The finance minister “refutes” the rumours, clarifying that there is no such move
Finance Minister Ishaq Dar on Wednesday denied speculation that the government was planning to freeze foreign exchange held by commercial banks.
“Engagingly” denying the rumours, the finance minister clarified that there is no such move under consideration.
Through his Twitter handle, the finance minister wrote: “National foreign exchange reserves always include foreign exchange held at [State Bank of Pakistan] SBP and commercial banks.
He noted that recently, he quoted the amount of foreign reserves based on this principle.
Dar’s statement comes days after he had said that Pakistan’s foreign exchange reserves stood at $10 billion and not $4 billion, as $6 billion held by commercial banks also belonged to the country.
The comment caused mass hysteria among depositors who thought it could be repeated in 1999 when the government seized dollars held by private banks.
The finance minister, without naming the Pakistan Tehreek-e-Insaf (PTI), accused the party of destroying the country’s economy in the past, adding that some “vested evidence” gave his comments a deliberate twist and launched a campaign as if was the government was considering accessing foreign exchange it held with commercial banks.
Dar argued that the currency held by commercial banks is “indeed the property of the citizens”.
“Therefore, the propaganda which is said to be misconstrued, misconstrued and bad faith, should be ignored,” he said, reiterating that Pakistan is moving towards improving its foreign exchange reserve position in the near future.
Foreign reserves held by the central bank fell to their lowest level since April 2014, reaching $5.577 billion on December 30, 2022, compared to $5.822 billion on December 23, 2022.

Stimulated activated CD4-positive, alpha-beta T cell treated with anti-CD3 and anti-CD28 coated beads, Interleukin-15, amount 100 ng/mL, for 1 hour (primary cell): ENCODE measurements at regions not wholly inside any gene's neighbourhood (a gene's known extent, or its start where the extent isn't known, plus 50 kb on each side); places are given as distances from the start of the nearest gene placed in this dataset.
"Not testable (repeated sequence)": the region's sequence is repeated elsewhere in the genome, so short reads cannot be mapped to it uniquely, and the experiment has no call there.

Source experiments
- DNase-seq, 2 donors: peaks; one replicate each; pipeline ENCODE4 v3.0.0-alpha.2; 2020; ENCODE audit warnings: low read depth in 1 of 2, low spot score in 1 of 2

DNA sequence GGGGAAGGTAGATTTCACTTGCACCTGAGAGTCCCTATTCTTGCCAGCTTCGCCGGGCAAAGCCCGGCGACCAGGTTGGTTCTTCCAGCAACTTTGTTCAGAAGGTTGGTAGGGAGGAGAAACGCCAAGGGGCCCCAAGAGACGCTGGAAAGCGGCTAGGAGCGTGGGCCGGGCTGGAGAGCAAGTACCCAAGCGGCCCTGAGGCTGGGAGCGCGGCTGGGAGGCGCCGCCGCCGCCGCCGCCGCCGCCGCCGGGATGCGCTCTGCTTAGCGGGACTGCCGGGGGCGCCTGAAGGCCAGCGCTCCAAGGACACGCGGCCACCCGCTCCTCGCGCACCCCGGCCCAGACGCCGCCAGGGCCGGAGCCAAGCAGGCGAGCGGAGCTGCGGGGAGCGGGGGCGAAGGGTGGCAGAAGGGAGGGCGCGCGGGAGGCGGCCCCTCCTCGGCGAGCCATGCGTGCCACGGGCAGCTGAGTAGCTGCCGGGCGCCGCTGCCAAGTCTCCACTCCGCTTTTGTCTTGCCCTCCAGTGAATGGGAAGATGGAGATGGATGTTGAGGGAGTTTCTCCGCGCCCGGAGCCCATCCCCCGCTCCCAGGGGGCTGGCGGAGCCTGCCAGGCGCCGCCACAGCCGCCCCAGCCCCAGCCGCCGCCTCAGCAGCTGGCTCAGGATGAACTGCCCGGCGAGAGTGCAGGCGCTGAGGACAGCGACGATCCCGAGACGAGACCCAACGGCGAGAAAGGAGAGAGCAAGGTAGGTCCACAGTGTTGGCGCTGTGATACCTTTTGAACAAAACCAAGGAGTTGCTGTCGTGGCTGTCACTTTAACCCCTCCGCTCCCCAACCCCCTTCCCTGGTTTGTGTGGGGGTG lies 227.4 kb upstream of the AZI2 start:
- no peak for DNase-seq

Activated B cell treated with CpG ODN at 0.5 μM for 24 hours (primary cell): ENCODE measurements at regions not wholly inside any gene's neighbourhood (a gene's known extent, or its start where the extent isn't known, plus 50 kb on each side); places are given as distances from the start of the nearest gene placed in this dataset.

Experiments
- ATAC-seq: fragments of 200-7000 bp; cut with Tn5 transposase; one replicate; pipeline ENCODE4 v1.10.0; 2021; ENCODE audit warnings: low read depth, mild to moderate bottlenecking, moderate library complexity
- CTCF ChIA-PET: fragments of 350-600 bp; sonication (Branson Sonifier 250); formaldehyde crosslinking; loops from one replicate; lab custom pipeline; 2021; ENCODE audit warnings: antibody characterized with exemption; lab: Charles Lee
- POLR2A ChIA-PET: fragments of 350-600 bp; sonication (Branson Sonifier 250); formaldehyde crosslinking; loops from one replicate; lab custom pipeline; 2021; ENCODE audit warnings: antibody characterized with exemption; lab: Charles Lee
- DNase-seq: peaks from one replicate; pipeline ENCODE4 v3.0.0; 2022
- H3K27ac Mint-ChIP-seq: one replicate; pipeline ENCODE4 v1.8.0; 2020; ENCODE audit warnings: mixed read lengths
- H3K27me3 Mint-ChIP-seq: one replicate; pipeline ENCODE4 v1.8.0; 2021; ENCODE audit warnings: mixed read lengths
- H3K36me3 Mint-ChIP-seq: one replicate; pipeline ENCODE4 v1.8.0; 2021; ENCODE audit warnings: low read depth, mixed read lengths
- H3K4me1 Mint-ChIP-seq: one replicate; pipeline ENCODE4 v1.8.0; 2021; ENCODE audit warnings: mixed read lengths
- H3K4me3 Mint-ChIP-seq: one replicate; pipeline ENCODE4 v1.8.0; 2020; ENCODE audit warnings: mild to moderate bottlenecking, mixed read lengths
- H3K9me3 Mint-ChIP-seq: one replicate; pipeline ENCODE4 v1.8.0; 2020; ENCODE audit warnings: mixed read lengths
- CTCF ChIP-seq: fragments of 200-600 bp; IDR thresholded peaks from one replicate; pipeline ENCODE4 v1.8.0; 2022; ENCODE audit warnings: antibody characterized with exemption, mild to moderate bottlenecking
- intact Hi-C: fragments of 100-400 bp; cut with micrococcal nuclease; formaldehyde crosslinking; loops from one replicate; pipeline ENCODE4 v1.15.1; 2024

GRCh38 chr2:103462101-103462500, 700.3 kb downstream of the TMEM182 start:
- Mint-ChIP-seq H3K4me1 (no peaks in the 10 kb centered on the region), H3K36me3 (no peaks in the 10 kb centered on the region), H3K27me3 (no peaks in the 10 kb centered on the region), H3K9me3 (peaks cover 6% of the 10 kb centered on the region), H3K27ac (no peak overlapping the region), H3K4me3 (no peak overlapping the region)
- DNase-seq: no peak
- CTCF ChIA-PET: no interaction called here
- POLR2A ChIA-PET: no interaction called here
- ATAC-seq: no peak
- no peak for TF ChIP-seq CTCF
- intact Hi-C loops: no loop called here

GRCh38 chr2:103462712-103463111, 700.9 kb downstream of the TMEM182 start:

Pakistan will have to repay about $8.3 billion in the form of external debt service in the next three months (January-March) of the current fiscal year.
The government hopes to pass the International Monetary Fund’s (IMF) ninth review to secure a $1.7 billion rescue package, but both sides have made little progress in recent days.
“Everything is resolved
The finance minister also addressed the issue at a press conference along with Prime Minister Shehbaz Sharif and other members of the federal cabinet, Dar clarified that before 1999, every cent that came into the country was deposited in the central bank and private banks did not have the right to keep it dollars.
“In February 1999, when I was finance minister, we devised a system whereby a significant amount of [dollars] remains in [private] banks. It was on June 30, 1999 that the reserves were allocated into three columns – those with the SBP, commercial banks and the total.
“Whenever Pakistan’s reserves are mentioned anywhere in the world – a survey or a document – the [total amount] is mentioned and then an analysis is given. I also gave an analysis,” he added.
The minister said: “Some had worsened the country’s situation to the extent that it had slipped from the 24th largest economy in 2016 to the 47th.”
“Even now, they cannot tolerate any good developments. They gave such a twist [to my remarks],” he said, adding that while the federal cabinet was busy working for Pakistan under Prime Minister Shehbaz, such people were spreading rumors that the government would get dollars from commercial banks.
“Nothing like that will happen. Everything is ready […] and in order. Nothing to worry about,” he assured, urging those “spreading rumours” to play a positive national role.